I Built a Fake Elevator for a Portrait Project


My name is Dirk Hardy. I’m a 27-year-old Dutch photographer currently based in Rotterdam, The Netherlands. For the past eighteen months, I worked on a personal project called Void. After having lived and worked in New York City for six months a few years back, I developed an obsession for the elevator.

Not only is the elevator one of the most important inventions to make modern cities possible, what fascinates me most is the fact that elevators impose physical closeness with strangers and there’s no clear code of conduct for us to follow in order to avoid uncomfortable and awkward situations.

The sooner the trip is over, the better. Did you know that New York City alone counts sixty thousand elevators? Together, these elevators make eleven billion trips a year, which comes down to thirty million trips a day. And after doing some math, I was astonished by the fact that over twenty thousand invisible moments are about to be lost in time and space at this very moment.


As a visual storyteller, the sheer idea that thousands of people all over the world are currently experiencing a moment in this confined, closed space was endlessly exciting to me. Especially because we are unable to watch these moments after the doors close. At least not without influencing that moment with our own presence and thereby changing it.

I wondered how I could invite myself into these intimate moments as a fly on the wall, and thereby offering you (the viewer) the opportunity to witness private moments you know you’re not supposed to witness. And, hopefully triggering your fantasy about the narrative, characters and relationships. As a true voyeur.


A characteristic of my method of working is that I take full control in constructing every aspect of the photographic process. From set design to casting and from styling to sketching. Not only does this allow for me to make conscious decisions about the tiniest of detail, it also allows me to pre-produce the works and to constantly reconsider and develop my ideas.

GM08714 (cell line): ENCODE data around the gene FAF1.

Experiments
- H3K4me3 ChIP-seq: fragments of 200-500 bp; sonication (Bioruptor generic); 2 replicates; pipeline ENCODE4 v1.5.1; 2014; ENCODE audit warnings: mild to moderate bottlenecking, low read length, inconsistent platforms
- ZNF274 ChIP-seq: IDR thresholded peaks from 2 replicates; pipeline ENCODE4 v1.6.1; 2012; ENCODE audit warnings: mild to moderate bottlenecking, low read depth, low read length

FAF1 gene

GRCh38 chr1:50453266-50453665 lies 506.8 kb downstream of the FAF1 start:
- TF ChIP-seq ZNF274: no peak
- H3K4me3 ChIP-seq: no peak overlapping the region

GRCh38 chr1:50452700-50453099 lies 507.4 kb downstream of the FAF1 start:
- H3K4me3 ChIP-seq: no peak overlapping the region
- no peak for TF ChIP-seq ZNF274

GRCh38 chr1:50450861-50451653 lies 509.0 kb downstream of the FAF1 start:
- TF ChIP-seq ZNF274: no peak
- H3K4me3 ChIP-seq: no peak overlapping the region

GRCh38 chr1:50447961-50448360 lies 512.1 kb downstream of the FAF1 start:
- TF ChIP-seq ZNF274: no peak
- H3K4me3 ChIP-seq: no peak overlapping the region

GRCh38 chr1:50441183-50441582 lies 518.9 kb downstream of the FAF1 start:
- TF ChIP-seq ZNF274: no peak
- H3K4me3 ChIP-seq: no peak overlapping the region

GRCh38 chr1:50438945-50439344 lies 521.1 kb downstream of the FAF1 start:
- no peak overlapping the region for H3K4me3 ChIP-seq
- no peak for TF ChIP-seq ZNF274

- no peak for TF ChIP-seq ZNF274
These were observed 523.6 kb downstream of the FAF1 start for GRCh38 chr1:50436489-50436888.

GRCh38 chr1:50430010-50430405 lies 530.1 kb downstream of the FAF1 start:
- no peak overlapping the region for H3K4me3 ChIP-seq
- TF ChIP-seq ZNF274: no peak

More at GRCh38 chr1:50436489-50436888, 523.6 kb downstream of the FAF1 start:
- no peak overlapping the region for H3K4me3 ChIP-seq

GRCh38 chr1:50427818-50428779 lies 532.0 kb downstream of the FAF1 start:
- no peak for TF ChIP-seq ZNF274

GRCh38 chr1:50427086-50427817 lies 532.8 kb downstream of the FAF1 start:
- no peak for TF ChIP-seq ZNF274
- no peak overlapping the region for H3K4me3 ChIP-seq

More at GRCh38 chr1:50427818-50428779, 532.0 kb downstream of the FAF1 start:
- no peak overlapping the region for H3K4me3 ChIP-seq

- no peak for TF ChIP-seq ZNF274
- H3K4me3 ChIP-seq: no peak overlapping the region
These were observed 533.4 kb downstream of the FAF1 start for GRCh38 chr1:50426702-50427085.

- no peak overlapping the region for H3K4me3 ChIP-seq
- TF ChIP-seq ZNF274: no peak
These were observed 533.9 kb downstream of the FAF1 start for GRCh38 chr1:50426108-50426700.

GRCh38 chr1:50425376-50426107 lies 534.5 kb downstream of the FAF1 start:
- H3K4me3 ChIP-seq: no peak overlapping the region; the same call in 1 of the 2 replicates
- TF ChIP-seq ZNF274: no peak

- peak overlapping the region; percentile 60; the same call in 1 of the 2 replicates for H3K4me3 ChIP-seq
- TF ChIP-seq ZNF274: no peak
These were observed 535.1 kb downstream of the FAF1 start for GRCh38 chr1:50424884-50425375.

Knowing this, it would come as no surprise that I decided to stage these elevator moments and to build them up from scratch. With this solution, I could create characters, make my own elevator and use it as a stage on which I could then meticulously recreate the compositions from my own fantasy. So, long story short, that’s exactly how I approached this project and how it developed into an eighteen month adventure.


After four months of intense production, i.e. casting, styling, set design, set building, sketching and research, it seemed like it would all work out. I designed the elevator in a way which allowed me to use three Profoto D1 monolights (2x 500W/s, 1x 1000W/s) to flash through the translucent material on the ceiling of the set, simulating the light that we are used to seeing in elevators.

This was of crucial importance to the realism of the photographs I was going for. After testing the lights, I added a fourth Profoto D1 500 light with a strip softbox (1′ x 4′) that would simulate the reflected light that would usually come from the closed elevator doors. This addition finished the look and feel of real fluorescent lights often found in elevators.

In order to get the best possible image quality for large prints, I rented a Hasselblad H5D-50c with the HC 50-110mm f/3.5-4.5 zoom lens. Shooting handheld for 50% of the time, this heavy beast really challenged my arm muscles as it weighs nearly eight pounds! But, the medium format feel of the images, the incredible dynamic range and the rendition of the skin tones made it worth its colossal weight.


I decided to shoot handheld to be able to quickly respond to the actors and to easily find pleasing compositions in the crowds. The small series within Void, where you can see the full elevator, was photographed on a tripod.













Eighteen months after the origin Void’s conception, the twenty-three photographs are published in a hardcover limited edition book, which can be purchased on my website. I learned a lot from this ambitious journey. And, the most important thing I taught myself, is to never back away from big ideas or get intimidated by them. No compromises!

About the author: Dirk Hardy is a photographer based in Rotterdam, The Netherlands, who graduated from the Willem de Kooning Academy in Rotterdam in 2014. His staged photographic images aim to challenge the viewer to slowly break through the stylized surface and connect with the narrative and often critical elements in the works. You can find more of his work on his website.

Image credits: Photographs by Dirk Hardy and used with permission